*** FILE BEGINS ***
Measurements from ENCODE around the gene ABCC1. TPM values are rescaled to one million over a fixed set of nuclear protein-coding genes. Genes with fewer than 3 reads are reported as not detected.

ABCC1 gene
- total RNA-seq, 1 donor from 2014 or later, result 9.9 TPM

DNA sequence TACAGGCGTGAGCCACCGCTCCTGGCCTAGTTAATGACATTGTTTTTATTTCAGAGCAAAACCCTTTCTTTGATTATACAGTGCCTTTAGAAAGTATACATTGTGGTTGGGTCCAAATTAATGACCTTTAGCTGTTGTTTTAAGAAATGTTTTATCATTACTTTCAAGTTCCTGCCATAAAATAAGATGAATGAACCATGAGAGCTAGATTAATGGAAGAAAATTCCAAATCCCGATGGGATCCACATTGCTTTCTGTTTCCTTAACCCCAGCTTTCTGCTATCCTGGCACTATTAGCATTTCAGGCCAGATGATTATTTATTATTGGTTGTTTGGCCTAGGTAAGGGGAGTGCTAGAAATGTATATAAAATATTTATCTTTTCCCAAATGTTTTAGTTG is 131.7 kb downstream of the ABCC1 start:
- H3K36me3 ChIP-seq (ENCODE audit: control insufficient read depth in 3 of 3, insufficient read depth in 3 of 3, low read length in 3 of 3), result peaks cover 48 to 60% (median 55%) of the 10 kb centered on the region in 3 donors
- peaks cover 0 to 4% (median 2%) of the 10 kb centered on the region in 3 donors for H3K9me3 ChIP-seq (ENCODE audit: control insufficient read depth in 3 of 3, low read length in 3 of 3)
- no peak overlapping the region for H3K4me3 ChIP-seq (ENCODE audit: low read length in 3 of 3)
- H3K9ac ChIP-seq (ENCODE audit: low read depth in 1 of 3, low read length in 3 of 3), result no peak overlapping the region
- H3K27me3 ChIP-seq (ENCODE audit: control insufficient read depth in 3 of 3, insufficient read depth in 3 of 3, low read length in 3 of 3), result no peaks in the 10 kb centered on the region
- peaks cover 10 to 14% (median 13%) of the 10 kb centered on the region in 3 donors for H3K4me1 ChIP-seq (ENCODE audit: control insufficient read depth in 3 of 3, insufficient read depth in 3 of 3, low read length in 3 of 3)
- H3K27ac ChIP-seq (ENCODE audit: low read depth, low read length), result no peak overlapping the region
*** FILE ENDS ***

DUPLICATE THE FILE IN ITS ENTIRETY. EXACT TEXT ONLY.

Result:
Measurements from ENCODE around the gene ABCC1. TPM values are rescaled to one million over a fixed set of nuclear protein-coding genes. Genes with fewer than 3 reads are reported as not detected.

ABCC1 gene
- total RNA-seq, 1 donor from 2014 or later, result 9.9 TPM

DNA sequence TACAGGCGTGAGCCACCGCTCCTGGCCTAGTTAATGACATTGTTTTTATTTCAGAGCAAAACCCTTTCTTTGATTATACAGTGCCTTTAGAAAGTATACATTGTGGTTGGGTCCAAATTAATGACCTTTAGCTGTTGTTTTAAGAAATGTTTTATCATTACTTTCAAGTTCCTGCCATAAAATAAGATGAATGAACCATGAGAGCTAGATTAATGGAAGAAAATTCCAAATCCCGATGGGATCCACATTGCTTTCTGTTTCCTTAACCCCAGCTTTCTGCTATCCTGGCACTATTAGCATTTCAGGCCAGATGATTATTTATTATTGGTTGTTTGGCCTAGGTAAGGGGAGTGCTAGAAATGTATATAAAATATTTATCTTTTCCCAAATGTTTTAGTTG is 131.7 kb downstream of the ABCC1 start:
- H3K36me3 ChIP-seq (ENCODE audit: control insufficient read depth in 3 of 3, insufficient read depth in 3 of 3, low read length in 3 of 3), result peaks cover 48 to 60% (median 55%) of the 10 kb centered on the region in 3 donors
- peaks cover 0 to 4% (median 2%) of the 10 kb centered on the region in 3 donors for H3K9me3 ChIP-seq (ENCODE audit: control insufficient read depth in 3 of 3, low read length in 3 of 3)
- no peak overlapping the region for H3K4me3 ChIP-seq (ENCODE audit: low read length in 3 of 3)
- H3K9ac ChIP-seq (ENCODE audit: low read depth in 1 of 3, low read length in 3 of 3), result no peak overlapping the region
- H3K27me3 ChIP-seq (ENCODE audit: control insufficient read depth in 3 of 3, insufficient read depth in 3 of 3, low read length in 3 of 3), result no peaks in the 10 kb centered on the region
- peaks cover 10 to 14% (median 13%) of the 10 kb centered on the region in 3 donors for H3K4me1 ChIP-seq (ENCODE audit: control insufficient read depth in 3 of 3, insufficient read depth in 3 of 3, low read length in 3 of 3)
- H3K27ac ChIP-seq (ENCODE audit: low read depth, low read length), result no peak overlapping the region